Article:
So it’s no wonder that the vast majority of lifters over 40 start spending less time fighting heavy deadlifts and more time following bodybuilding-type workouts.

However, just being a pump artist isn’t the answer.

For best results you still need some degree of progressive loading to “tell” your body to grow or you risk simply spinning your wheels, especially if you’re natural. Guys on anabolic steroids can build significant size by way of sheer volume; not so easy if you’re natural.

So the answer is, basically, to do both. And to do so you have options:

1) Include low-rep, progressive overload schemes as the first exercise of a workout.

For example, an arm day might start with close-grip bench presses and chin-ups for 4-6 sets of 2-4 reps, and then proceed to higher-rep pump work for the bis and tris.

2) Alternate dedicated phases of low rep and higher rep work.

One of the many spins on the Accumulation and Intensification models of periodization, except adapted to bodybuilding. So 3 weeks of one or two exercises for more sets and low reps, followed by 3 weeks of more exercises for less sets and higher reps.

3) Combine both forms in the same training week, a’la conjugate periodization.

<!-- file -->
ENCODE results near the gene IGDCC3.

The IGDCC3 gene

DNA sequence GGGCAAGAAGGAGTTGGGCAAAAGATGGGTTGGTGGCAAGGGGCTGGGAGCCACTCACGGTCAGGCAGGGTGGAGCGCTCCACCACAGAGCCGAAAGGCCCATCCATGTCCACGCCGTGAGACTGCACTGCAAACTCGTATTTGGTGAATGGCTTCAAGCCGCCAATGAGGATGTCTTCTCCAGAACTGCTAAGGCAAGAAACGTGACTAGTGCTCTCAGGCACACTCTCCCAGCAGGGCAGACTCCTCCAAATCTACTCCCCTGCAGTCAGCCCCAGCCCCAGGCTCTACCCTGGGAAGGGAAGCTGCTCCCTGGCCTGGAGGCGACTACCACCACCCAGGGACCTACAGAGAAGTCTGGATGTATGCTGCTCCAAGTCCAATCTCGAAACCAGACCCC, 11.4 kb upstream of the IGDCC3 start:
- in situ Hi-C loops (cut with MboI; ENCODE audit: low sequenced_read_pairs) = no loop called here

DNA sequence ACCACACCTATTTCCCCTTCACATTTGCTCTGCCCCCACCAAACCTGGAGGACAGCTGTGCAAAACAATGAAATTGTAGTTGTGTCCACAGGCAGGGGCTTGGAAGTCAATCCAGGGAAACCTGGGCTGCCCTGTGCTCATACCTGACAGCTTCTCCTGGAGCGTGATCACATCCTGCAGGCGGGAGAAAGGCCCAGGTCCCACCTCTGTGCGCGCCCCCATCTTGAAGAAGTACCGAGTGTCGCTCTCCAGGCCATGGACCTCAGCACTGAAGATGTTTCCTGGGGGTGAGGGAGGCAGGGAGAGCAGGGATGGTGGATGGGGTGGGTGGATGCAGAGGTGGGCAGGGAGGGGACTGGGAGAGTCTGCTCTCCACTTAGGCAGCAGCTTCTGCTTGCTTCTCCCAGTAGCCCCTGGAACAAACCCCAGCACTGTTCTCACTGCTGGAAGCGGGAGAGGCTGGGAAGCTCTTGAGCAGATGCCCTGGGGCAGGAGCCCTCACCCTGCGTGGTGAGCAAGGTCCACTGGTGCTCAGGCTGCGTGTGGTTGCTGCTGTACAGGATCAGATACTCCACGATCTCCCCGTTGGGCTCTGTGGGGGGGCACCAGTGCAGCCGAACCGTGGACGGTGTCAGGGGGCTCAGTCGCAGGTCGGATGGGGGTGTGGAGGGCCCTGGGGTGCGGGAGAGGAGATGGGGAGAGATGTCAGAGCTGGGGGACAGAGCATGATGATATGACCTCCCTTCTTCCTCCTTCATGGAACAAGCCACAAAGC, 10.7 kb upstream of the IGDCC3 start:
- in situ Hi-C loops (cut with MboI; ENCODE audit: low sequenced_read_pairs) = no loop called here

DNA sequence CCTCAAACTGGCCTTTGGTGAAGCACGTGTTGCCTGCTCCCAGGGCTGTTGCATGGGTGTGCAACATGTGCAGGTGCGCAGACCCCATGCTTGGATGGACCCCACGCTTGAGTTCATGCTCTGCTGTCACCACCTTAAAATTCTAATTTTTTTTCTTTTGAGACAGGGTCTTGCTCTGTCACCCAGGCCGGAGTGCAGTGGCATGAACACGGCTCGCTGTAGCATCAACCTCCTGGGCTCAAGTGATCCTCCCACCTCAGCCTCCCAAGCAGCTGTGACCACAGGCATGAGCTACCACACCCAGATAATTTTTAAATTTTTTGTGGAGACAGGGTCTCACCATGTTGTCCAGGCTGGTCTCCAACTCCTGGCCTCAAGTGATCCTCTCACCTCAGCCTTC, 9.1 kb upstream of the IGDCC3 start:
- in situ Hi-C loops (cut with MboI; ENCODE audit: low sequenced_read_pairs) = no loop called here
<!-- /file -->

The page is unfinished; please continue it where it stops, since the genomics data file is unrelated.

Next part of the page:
For example, the following style of split got popular amongst bodybuilders a few years ago:

Monday: Upper Body strength (1-2 exercises, more sets, low reps)

Tuesday: Lower Body strength (1-2 exercises, more sets, low reps)

Thursday: Chest Shoulders Triceps pump (more exercises, less sets, higher reps)

Friday: Back and Biceps pump (more exercises, less sets, higher reps)

Saturday: Legs pump (more exercises, less sets, higher reps)

What works the best?

That depends on the needs of the lifter (whether an athlete or a “look good naked” type of bodybuilder), training age, and how much time available to dedicate to the gym in a given week.

I’ve used #1 for much of my career and since evolved into something more like option #3; though 5 days a week of training can be overwhelming for many normal dudes.

Another Option for Guys Like Jeff?

If you’re following a basic squat, bench, and deadlift strength template like 5/3/1 and love it but want to make it less taxing on your body, here’s a simple modification that both respects the program while cranking up the hypertrophy side of the ledger.

1. Save your reps.

Do not take any work sets to failure, even the PR set. Just get your required reps, then end the set. Don’t be a hero.

2. Add one additional set of 25 reps using 50% of your 1RM.

Now take this set to your absolute limit. Yell, scream, grunt — do all that cool shit that gets you barred from Planet Fitness — even use holds and partials to further extend the muscle building time under tension, if you’re so inclined. Just maintain perfect technique. Now is not the time for spastic reps or excessive body English.

Finally, be sure to skip this set during deload weeks. (You are deloading right? Every 4-6 weeks is ideal.)

This modification should help reduce wear and tear (especially to the lower back) while at the same time ratcheting up the hypertrophy effects, without going overboard.

That’s it from the Goat. I gotta finish moving. Send me your questions!